The reaction mechanism of CiTiceLs, consumes target gas - this means that the concentration of target gas will be depleted immediately in front of the CiTiceL. The minimum flow rates are set so that, the CiTiceL is exposed to a constant concentration of target gas - the flow rate is great enough to ensure that this depleted concentration is immediately replaced. This mimics the situation where the sample diffuses to the CiTiceL; there will be a large volume of target gas so that the depletion is immediately replaced - via diffusion.

29. What substances can kill a sensor?

Electrochemical CiTiceLs

CiTiceLs are designed for operation in a wide range of environments and harsh conditions. However it's important that exposure to high concentrations of solvent vapours is avoided, both during storage, fitting into instruments, and operation.

Formaldehyde is known to temporally inhibit the operation of Nitric Oxide sensors. Other solvents are known to create false high baselines. When using sensors with printed circuit boards (PCBs), decreasing agents should be used before the sensor is fitted. Do not glue directly on or near the CiTiceL as the solvent may cause crazing of the plastic.

Catalytic bead CiTipeLs

Certain substances are known to have a detrimental effect on catalytic sensors. CiTipeLs are designed to be resistant to these substances - there are CiTipeLs available which offer excellent resistance - however certain substances should be avoided. The detrimental effect can occur through two mechanism:

Poisoning

Some compounds will decompose on the catalyst and form a solid barrier over the catalyst surface. This action is cumulative and prolonged exposure results in an irreversible decrease in sensitivity. The most common of these substances are: lead or sulphur containing compounds; silicones; phosphates.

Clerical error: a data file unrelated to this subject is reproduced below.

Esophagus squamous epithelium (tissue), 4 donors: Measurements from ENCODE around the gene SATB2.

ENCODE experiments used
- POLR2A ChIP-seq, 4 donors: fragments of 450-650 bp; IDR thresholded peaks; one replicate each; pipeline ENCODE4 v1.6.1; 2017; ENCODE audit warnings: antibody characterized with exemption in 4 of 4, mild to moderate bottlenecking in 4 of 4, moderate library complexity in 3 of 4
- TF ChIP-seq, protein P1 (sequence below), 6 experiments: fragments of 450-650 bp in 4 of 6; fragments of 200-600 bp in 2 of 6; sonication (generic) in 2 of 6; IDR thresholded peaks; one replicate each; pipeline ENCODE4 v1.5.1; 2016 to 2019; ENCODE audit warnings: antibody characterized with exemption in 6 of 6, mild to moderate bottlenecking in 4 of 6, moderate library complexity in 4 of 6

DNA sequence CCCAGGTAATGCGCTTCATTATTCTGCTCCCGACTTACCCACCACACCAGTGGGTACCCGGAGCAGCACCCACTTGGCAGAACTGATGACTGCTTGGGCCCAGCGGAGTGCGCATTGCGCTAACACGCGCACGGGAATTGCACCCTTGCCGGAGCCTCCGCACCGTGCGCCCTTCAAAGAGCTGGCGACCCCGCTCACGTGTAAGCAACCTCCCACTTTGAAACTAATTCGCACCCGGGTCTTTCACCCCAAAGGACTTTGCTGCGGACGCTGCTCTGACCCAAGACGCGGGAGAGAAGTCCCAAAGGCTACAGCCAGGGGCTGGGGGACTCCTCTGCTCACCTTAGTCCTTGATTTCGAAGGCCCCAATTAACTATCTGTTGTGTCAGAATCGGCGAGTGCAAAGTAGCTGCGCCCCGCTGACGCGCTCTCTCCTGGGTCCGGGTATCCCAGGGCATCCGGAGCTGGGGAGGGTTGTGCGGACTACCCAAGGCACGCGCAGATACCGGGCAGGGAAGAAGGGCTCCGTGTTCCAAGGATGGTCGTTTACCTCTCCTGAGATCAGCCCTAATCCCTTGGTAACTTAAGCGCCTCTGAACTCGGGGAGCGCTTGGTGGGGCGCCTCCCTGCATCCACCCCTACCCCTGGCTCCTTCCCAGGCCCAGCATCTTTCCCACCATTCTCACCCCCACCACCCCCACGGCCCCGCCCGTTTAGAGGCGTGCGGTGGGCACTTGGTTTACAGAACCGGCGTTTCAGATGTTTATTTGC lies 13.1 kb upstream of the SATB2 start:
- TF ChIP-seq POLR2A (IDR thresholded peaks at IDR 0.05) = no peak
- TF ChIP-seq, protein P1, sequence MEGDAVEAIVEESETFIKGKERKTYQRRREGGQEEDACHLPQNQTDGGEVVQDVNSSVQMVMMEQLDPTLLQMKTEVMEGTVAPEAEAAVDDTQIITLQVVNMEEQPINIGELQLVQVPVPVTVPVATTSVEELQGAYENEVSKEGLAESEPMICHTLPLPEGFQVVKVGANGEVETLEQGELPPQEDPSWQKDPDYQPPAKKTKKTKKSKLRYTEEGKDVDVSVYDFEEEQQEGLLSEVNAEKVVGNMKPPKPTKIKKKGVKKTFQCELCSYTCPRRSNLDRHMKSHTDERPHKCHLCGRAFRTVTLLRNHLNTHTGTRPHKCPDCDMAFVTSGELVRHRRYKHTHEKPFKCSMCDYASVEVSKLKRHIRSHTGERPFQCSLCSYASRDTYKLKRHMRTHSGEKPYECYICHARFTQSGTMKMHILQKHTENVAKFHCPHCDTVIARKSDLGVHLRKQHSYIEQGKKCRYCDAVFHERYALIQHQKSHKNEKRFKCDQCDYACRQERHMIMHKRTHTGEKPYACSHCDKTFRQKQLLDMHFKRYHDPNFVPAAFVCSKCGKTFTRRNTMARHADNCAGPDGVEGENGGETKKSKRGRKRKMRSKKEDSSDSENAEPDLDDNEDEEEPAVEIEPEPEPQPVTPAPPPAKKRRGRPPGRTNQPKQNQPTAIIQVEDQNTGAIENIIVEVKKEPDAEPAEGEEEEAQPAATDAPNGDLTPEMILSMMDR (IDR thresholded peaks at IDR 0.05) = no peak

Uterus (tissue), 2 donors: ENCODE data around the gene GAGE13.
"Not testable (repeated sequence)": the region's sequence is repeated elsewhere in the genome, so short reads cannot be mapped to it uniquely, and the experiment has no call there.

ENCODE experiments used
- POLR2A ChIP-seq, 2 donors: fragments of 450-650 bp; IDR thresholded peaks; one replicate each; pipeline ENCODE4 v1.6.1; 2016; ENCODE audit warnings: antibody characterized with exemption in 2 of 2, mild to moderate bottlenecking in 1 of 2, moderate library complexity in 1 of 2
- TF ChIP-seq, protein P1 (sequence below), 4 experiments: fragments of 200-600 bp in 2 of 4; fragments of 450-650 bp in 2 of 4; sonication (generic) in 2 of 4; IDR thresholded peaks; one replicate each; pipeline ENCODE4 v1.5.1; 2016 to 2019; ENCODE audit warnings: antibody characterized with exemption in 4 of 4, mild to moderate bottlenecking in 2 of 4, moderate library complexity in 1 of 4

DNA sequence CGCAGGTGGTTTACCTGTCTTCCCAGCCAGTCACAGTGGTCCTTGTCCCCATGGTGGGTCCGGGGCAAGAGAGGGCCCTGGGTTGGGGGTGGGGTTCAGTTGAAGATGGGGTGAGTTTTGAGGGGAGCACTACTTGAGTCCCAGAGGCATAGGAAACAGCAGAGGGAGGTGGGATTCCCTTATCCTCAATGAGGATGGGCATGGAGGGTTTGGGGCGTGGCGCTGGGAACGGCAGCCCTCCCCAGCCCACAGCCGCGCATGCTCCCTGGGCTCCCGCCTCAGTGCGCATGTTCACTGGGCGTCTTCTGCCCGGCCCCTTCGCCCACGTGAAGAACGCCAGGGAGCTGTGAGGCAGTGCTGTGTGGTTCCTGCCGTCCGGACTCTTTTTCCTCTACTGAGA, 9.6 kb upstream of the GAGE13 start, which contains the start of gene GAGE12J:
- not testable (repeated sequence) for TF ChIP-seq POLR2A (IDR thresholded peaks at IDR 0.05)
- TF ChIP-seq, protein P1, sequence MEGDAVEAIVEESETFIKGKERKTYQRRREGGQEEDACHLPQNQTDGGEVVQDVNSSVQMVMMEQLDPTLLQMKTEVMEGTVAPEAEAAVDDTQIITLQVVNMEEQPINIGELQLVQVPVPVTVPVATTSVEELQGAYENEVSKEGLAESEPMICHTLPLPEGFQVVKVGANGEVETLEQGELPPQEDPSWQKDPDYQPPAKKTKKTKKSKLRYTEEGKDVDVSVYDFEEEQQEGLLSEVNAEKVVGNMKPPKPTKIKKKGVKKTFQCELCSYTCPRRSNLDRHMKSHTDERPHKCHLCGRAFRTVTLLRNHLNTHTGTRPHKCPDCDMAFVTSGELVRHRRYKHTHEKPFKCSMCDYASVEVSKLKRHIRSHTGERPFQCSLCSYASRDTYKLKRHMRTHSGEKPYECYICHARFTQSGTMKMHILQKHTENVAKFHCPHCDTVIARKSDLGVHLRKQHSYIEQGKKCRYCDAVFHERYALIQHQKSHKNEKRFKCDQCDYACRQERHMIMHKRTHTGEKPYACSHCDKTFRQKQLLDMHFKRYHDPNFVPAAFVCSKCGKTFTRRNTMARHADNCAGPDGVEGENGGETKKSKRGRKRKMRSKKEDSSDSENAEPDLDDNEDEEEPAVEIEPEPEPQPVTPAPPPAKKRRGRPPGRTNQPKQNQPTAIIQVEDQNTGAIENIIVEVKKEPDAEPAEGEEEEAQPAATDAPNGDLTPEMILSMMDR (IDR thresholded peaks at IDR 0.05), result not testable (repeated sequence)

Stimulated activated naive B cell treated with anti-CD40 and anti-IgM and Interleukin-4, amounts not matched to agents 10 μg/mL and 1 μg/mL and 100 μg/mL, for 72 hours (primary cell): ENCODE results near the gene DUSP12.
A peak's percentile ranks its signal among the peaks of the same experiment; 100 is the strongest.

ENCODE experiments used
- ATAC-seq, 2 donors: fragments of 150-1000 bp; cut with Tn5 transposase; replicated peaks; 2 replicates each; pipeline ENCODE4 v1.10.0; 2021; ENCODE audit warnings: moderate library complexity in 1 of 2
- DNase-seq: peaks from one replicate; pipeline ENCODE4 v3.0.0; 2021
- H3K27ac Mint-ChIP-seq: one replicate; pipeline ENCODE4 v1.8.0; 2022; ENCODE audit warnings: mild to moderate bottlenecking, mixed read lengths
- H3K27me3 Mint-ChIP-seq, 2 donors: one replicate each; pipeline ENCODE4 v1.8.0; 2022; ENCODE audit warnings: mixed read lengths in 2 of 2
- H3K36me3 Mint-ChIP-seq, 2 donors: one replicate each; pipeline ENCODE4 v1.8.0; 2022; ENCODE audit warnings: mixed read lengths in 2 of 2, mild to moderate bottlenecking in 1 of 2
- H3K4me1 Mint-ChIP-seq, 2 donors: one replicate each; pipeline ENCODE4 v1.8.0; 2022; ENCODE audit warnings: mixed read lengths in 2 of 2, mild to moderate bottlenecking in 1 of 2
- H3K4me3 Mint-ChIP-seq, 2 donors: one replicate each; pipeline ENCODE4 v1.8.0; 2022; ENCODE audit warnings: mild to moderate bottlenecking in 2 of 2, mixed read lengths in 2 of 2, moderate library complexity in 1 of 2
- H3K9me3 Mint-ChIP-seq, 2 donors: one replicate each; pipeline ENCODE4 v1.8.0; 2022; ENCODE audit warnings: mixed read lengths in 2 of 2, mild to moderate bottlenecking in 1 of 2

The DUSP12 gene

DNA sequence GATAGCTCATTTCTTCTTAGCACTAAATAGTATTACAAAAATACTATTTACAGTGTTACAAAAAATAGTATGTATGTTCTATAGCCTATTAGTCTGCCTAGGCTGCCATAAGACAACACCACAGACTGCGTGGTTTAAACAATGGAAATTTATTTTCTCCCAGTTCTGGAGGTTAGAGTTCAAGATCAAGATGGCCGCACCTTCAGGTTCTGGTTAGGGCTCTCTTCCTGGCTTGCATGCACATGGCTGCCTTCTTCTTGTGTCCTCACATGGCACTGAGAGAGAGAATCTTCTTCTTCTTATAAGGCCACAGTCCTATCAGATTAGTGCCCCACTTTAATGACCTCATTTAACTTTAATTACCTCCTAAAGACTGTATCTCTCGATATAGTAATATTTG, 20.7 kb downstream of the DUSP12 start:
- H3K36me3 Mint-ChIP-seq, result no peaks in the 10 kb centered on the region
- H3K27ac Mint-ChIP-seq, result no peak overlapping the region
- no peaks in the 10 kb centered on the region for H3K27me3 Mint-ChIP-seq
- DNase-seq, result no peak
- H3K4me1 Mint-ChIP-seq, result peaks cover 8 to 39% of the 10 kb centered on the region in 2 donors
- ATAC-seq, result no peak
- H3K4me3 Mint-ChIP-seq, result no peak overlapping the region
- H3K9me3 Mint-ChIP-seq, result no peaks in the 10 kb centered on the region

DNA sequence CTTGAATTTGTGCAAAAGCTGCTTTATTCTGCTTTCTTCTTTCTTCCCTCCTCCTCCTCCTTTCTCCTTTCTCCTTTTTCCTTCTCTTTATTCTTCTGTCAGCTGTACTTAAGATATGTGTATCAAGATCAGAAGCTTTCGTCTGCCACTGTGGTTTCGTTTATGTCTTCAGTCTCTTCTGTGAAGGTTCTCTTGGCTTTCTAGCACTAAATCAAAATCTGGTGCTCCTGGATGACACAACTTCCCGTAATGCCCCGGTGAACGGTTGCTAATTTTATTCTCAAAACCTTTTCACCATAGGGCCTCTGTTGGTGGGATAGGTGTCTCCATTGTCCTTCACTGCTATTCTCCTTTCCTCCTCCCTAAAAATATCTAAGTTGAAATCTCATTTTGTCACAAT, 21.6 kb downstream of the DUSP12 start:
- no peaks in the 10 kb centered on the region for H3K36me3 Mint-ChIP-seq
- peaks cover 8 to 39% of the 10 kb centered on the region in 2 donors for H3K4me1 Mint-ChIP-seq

Inhibition

Certain other compounds, especially Hydrogen Sulphide and halogenated hydrocarbons, are absorbed or form compounds that are absorbed by the catalyst. This absorption is so strong that reaction sites can become blocked and normal reactions are inhibited. The resultant loss of sensitivity is temporary and in most cases a sensor will recover after a period of operation in clean air.

Most compounds fall into one of these categories, although some will exhibit both mechanisms to a greater or lesser extent. In applications where any of these compounds are likely to be present, CiTipeLs should be protected from exposure to compounds which they are not specifically resistant to - details of resistance are found on each CiTipeLs product data sheet.

30. How do I prepare a CiTiceL for use?

Standard Operation CiTiceLs

CiTiceLs are kept in a 'ready-to-work' condition whilst being shipped, by the shorting link, which connects the reference and sensing terminals. This performs the same function as the J-FET in the recommended operating circuit. (CiTiceLs which operate with an auxiliary electrode, will also have a shorting link connecting the auxiliary and reference terminals). The shorting link is removed just prior to placing the CiTiceL into its operating circuit; the sensor is now ready for calibration in the instrument.

Biased Operation CiTiceLs